This Podcast Is About Our Shared, Inevitable Demise

John Toycen
July 20, 2019 - "I've learned that you're your own boss for it, which is both a blessing and a curse."
Since 2019
Society & Culture

►Tell us about you and your podcast

My name is John Toycen and I'm the host of You're Dead Too. I've spent my life studying existential philosophy and dealing with a career in banking. I left the banking world to look after my family and found podcasting as both a personal and professional joy.

My podcast, You're Dead Too, is about our shared, inevitable demise. We're all going to die but we don't often talk about it openly or honestly. The podcast is a safe place to do so. Everything from coding in the ER and returning to life to sharing stories of haunted homes in our childhood, people experience death in a number of ways and we would benefit from opening up about it!


►Why & how did you start this podcast? 

I love podcasts! I've listened to a multitude for years now, but they change depending on my taste and mood.

The initial goal of doing this podcast was to have an outlet to talk about something I knew I was comfortable with and interested in that I didn't think would be oversaturated or done to death, no pun in tended. As I state in my interview in episode 10, if I shut it all down now and took away only what I've spoken with people about, I would be happy. I've learned a ton and had some enlightening discussion along the way!

I started this after a bolt of inspiration around New Years 2019. From inception to posting my first episode was roughly three months, mostly due to planning, getting guests lined up, learning to edit audio and setting up all the pages and profiles.


►How'd you find the time and funding to do this podcast?

Episodes are done weekly, typically with a guest to speak about their perspective or experience. Producing an episode is typically four hours or less, meaning I have the conversation recorded, listen back to it and due the necessary tweaking. I don't like to be too excessive with edits as a natural conversation flows so much better to me.

I left my day job after the company I worked for eliminated my line of business and gave me severance for a decade of work. I'm a stay at home dad so I tend to schedule interviews and calls after bedtime and do editing during naps and quiet time.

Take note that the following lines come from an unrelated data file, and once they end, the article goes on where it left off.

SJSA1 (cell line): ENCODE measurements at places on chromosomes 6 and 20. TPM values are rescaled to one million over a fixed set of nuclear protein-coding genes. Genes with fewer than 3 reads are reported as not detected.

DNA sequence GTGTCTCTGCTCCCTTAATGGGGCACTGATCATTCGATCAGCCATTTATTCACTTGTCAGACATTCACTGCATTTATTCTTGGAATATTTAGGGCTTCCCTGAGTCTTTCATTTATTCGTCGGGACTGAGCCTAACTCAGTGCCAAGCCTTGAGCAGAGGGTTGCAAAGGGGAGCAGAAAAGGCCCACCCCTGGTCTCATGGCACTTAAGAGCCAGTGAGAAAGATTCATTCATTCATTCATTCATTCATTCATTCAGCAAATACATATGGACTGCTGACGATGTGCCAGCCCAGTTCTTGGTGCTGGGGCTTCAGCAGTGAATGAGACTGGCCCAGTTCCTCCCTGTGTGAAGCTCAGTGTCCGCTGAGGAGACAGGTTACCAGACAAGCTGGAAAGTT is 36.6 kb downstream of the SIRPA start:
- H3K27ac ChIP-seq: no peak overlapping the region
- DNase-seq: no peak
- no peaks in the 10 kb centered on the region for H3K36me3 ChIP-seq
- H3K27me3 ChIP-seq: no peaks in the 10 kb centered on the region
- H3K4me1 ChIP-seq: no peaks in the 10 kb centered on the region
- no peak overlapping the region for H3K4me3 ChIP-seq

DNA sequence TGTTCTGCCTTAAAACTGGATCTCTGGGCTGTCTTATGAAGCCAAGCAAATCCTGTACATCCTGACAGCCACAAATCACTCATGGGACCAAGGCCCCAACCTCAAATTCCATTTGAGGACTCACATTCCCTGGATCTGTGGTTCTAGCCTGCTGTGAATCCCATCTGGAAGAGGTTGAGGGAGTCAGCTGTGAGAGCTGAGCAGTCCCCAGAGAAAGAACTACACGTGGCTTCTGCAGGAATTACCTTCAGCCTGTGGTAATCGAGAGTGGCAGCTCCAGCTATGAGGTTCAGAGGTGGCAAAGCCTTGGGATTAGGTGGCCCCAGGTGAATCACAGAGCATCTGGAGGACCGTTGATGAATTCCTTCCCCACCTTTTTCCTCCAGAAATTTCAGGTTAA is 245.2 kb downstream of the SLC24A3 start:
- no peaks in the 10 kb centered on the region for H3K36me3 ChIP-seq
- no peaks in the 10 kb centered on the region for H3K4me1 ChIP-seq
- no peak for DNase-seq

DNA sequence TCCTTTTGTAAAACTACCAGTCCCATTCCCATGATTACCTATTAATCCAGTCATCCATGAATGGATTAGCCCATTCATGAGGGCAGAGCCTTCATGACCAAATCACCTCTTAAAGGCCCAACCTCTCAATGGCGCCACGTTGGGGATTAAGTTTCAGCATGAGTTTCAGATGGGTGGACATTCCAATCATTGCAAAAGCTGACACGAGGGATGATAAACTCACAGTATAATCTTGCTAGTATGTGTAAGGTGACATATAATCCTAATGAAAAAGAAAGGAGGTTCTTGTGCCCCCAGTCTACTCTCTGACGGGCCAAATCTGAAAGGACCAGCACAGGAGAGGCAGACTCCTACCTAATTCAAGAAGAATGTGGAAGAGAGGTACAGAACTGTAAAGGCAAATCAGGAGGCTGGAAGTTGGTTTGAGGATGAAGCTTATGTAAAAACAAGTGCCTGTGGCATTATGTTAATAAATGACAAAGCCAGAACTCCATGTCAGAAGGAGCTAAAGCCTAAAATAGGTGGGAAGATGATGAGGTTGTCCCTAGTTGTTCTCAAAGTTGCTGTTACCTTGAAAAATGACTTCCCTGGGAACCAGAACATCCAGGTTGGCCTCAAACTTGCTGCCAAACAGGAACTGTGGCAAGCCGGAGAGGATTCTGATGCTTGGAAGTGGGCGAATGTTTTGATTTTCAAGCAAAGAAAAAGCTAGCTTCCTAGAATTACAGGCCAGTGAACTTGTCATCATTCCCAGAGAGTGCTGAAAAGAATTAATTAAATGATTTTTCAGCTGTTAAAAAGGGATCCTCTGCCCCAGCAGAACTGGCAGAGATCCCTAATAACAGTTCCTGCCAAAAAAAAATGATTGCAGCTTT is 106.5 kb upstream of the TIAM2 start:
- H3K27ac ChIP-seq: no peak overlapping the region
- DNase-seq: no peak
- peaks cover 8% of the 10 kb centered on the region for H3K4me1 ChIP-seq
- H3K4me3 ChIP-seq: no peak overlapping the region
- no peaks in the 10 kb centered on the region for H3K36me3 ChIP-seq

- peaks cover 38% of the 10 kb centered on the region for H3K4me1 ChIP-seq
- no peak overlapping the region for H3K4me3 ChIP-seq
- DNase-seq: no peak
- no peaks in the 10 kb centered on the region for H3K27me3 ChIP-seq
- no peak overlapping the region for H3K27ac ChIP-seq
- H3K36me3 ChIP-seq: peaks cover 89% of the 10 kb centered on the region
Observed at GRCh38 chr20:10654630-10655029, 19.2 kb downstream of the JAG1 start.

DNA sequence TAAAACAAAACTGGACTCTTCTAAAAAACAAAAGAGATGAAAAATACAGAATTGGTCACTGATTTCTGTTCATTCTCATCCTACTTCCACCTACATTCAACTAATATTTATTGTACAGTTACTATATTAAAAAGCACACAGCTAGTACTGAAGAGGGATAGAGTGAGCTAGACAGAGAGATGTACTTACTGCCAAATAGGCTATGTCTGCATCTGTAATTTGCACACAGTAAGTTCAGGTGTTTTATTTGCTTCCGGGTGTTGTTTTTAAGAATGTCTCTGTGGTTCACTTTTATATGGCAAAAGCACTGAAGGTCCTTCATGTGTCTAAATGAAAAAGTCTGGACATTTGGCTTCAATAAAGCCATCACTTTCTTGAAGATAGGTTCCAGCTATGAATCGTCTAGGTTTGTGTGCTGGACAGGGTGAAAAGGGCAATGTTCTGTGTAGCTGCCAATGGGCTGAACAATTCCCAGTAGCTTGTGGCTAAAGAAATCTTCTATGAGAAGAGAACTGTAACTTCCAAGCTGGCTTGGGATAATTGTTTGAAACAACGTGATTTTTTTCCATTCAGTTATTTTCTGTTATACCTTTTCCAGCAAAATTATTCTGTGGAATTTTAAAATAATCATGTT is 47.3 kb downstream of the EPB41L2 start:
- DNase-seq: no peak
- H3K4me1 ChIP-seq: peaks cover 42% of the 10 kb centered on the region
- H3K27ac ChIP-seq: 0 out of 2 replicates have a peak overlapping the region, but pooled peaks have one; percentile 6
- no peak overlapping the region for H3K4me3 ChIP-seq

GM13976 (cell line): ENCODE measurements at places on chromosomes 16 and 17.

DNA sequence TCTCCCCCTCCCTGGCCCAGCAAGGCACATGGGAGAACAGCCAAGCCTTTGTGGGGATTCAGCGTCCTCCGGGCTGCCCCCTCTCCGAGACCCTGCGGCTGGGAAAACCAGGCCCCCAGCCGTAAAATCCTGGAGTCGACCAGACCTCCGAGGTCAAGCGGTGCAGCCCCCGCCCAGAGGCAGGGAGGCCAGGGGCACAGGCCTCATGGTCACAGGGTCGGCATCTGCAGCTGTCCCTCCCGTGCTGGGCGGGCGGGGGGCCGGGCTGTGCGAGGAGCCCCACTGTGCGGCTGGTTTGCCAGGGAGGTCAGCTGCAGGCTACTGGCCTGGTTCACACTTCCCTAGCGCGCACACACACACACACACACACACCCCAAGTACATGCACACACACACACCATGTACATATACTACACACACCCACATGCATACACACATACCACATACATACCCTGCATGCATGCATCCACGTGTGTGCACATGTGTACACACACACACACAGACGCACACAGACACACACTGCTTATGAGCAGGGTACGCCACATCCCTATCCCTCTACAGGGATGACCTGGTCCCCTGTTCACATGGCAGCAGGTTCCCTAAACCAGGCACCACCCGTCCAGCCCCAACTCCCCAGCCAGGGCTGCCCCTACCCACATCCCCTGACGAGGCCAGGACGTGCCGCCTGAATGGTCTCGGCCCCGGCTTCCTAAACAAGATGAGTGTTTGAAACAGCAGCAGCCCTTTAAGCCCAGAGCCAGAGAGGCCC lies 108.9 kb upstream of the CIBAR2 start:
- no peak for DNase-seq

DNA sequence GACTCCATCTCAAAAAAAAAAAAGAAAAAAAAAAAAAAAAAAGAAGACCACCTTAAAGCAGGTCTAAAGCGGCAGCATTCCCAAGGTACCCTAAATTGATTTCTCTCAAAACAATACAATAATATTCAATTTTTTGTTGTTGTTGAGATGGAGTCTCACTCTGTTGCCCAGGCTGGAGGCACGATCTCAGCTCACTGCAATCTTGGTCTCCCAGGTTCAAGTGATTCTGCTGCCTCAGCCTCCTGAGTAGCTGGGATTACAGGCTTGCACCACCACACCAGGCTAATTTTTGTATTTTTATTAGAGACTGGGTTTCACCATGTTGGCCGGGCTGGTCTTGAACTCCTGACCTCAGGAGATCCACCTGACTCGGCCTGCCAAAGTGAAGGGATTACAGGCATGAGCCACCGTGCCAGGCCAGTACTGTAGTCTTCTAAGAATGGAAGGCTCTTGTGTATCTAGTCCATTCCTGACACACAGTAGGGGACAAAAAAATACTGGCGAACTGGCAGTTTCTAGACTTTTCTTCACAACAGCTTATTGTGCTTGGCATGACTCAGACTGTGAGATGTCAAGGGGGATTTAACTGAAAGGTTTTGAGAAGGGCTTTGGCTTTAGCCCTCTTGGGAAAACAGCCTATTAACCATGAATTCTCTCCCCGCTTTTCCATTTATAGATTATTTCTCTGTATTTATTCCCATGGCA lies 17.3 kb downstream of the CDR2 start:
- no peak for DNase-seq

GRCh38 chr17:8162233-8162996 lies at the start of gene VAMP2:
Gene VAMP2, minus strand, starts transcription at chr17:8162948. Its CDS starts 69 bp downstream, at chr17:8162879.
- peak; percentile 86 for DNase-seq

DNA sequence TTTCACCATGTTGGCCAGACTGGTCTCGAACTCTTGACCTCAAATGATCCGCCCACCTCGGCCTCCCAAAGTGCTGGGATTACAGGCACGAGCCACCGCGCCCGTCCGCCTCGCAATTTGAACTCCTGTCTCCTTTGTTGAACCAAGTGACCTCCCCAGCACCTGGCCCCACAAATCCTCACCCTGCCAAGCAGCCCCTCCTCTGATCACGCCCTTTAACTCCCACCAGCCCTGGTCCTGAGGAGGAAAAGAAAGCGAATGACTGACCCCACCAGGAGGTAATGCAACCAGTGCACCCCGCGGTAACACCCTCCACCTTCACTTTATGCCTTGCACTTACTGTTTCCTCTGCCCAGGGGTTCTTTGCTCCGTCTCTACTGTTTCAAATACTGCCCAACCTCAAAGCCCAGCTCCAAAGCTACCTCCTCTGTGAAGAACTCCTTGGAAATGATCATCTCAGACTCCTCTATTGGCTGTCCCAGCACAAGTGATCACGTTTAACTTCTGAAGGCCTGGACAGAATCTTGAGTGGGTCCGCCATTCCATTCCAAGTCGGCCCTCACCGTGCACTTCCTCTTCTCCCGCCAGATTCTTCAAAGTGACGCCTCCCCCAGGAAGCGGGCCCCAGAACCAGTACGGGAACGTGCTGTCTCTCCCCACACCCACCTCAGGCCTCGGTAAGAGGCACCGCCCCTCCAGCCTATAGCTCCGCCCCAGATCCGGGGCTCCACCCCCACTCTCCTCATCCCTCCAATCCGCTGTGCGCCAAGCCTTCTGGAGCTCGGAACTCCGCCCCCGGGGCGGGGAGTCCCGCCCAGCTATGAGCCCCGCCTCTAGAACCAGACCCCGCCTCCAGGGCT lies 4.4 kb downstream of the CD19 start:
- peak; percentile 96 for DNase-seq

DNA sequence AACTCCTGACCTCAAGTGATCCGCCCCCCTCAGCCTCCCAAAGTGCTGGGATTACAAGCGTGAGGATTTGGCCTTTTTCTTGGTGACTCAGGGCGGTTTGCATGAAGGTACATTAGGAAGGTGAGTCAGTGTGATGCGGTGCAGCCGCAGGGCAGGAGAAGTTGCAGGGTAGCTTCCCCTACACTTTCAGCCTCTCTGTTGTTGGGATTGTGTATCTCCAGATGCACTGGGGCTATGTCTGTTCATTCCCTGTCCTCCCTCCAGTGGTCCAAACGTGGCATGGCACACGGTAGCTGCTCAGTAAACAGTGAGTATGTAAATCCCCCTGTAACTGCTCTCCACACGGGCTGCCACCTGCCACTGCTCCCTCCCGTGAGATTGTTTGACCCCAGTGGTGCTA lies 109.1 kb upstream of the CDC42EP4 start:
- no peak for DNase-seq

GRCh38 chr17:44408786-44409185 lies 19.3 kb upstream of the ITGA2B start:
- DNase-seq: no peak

Funding was fairly minimal as I had a healthy starting off point for equipment and tech. I had a laptop and space to record with decent sound. All I had to do was trade in some old gear for new mics and stands and I was ready to go! Used the additional funds leftover from trading in old gear to register domains and set up hosting. I love that the overhead for podcasting is as little as it can be to reach the entire planet!


►What do you gain from podcasting?        

Right now this isn't a for-profit endeavor. I'm doing this as a benevolent act for myself and for humanity as a whole. Not in a grandiose sense, but in the idea that if one person takes anything helpful from it in the long run, then it will have been worth it.

I'm of course open to sponsorship and promotional aspects but I'm motivated by an intrinsic reward, not extrinsic. It's fun for me, so stressing about making this as profitable as possible is not a motivator at the moment.


►How does your podcasting process look like? 

My process is pretty straight forward in that it's just running a couple of Yeti mics into Garageband. I have pop-stoppers for vocals and basic DIY soundproofing in my recording space.

Guests so far have tended to be personal friends and connections but I'm casting a wider net as time goes and my skills with interviews increase. Preparation is more about helping my guests get comfortable talking about the subject matter and helping them set boundaries for the conversation. Given the nature of the podcast, there's a fair amount of scene setting for guests.

I've only done in person guests so far and if at all possible I'd like to continue to do so but I'm certainly open to skyping/calling guests if the scenario calls for it.


►How do you market your show?

As far as where listeners can find the show, whenever an avenue is available I apply and submit. Currently on iTunes, Spotify, Google Play, Podbean, you name it. Happy to be a vessel for self discovery wherever the platform presents. The service I use for hosting provides reliable metrics for me to monitor traffic but again I'm not obsessing about it.

As far as marketing, it's simply word of mouth combined with SEO and social media pushes. I've been active on twitter, instagram and reddit with my relevent hashtags and user lists but again this is weird, heavy subject matter so there's some nuance to getting the word out.


►What advice would you share with aspiring (new) podcasters?

I've learned that you're your own boss for it, which is both a blessing and a curse. I can feel the temptation of not wanting to get something done but in the end I know I'd let listeners down in addition to myself so I like to push myself to be consistent and resilient in the face of procrastination.

For rescources, r/podcasting on reddit has been super helpful. All the basic info is there and the community is very helpful! Also having a friend who has been doing this a while longer has been an amazing help. My friend Ryan over at The What If? Podcast was so kind to show me the ropes and encourage me to push myself when I feel overwhelmed.


►Where can we learn more about you & your podcasts?

[email protected]

@youredeadtoo on instagram and twitter

Updated: 3 months ago